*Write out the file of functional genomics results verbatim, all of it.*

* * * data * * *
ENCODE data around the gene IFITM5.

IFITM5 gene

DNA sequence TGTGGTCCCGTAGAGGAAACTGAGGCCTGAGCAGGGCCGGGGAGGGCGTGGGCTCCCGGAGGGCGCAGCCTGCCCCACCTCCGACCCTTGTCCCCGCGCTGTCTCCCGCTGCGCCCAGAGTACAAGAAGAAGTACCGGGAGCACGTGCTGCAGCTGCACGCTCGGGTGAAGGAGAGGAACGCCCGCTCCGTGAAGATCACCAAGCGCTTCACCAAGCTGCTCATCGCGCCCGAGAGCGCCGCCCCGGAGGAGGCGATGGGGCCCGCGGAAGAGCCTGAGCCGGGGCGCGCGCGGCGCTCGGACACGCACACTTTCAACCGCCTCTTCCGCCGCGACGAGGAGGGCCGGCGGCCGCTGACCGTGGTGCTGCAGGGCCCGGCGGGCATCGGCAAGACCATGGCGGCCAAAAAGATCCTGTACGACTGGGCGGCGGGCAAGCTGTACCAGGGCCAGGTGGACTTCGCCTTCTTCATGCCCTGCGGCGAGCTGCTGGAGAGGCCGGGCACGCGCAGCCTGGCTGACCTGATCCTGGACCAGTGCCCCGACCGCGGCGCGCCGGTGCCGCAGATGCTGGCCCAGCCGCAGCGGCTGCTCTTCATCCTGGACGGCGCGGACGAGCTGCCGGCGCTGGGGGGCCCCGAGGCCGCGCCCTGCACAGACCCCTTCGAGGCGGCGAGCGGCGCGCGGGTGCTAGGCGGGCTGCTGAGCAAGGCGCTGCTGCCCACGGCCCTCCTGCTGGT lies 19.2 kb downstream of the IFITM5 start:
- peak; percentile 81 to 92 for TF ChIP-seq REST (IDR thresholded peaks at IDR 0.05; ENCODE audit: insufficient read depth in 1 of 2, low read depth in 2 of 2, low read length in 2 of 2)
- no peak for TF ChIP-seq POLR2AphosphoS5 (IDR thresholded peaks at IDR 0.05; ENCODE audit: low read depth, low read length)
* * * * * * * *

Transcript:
ENCODE data around the gene IFITM5.

IFITM5 gene

DNA sequence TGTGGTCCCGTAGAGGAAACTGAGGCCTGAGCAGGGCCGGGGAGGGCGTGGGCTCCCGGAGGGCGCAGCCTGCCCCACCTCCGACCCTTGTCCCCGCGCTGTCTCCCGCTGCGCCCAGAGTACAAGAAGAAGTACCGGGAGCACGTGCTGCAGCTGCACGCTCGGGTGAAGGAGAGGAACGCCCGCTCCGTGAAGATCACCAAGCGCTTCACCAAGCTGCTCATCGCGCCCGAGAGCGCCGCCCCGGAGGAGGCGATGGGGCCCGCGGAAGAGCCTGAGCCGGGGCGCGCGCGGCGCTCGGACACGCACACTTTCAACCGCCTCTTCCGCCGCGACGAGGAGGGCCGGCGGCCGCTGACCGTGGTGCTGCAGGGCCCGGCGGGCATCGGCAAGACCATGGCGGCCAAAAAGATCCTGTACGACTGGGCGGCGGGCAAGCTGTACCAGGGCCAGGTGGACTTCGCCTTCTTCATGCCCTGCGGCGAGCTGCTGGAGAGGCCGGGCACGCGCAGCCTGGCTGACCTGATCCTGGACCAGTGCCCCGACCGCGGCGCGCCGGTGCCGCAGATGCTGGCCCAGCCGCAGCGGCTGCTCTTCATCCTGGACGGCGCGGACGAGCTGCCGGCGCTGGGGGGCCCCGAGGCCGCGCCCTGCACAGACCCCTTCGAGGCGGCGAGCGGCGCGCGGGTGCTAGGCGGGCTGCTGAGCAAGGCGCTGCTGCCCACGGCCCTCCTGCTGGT lies 19.2 kb downstream of the IFITM5 start:
- peak; percentile 81 to 92 for TF ChIP-seq REST (IDR thresholded peaks at IDR 0.05; ENCODE audit: insufficient read depth in 1 of 2, low read depth in 2 of 2, low read length in 2 of 2)
- no peak for TF ChIP-seq POLR2AphosphoS5 (IDR thresholded peaks at IDR 0.05; ENCODE audit: low read depth, low read length)